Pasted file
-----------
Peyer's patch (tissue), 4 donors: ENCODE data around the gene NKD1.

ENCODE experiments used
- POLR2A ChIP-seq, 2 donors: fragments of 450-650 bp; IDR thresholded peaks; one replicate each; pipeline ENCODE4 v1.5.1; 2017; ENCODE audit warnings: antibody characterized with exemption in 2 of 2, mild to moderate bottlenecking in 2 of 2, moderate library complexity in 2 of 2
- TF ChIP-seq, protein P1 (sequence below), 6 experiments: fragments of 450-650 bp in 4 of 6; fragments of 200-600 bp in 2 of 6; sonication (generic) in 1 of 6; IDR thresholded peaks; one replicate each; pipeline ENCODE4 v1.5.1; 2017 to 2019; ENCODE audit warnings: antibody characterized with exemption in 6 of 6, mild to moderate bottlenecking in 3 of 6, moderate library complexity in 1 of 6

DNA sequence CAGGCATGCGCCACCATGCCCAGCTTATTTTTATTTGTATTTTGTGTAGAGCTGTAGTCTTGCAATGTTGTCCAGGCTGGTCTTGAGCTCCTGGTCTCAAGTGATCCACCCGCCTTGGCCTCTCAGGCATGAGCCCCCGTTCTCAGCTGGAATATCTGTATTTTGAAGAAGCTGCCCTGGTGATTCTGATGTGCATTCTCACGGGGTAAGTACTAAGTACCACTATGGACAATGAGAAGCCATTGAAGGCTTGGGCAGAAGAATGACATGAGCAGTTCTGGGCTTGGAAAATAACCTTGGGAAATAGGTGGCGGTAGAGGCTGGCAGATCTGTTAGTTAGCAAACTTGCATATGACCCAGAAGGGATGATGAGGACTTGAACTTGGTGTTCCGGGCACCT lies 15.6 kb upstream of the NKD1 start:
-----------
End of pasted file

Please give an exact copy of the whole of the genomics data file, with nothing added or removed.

Peyer's patch (tissue), 4 donors: ENCODE data around the gene NKD1.

ENCODE experiments used
- POLR2A ChIP-seq, 2 donors: fragments of 450-650 bp; IDR thresholded peaks; one replicate each; pipeline ENCODE4 v1.5.1; 2017; ENCODE audit warnings: antibody characterized with exemption in 2 of 2, mild to moderate bottlenecking in 2 of 2, moderate library complexity in 2 of 2
- TF ChIP-seq, protein P1 (sequence below), 6 experiments: fragments of 450-650 bp in 4 of 6; fragments of 200-600 bp in 2 of 6; sonication (generic) in 1 of 6; IDR thresholded peaks; one replicate each; pipeline ENCODE4 v1.5.1; 2017 to 2019; ENCODE audit warnings: antibody characterized with exemption in 6 of 6, mild to moderate bottlenecking in 3 of 6, moderate library complexity in 1 of 6

DNA sequence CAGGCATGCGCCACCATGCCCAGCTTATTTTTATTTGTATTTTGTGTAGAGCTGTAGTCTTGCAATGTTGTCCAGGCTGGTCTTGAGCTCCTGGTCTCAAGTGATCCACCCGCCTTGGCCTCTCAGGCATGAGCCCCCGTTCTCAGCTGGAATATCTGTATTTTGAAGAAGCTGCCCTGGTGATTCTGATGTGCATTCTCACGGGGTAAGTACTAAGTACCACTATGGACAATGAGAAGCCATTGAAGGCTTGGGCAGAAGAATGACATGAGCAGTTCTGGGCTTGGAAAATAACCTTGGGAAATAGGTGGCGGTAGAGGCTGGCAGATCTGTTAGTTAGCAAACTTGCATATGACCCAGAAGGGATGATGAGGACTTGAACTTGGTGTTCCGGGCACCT lies 15.6 kb upstream of the NKD1 start: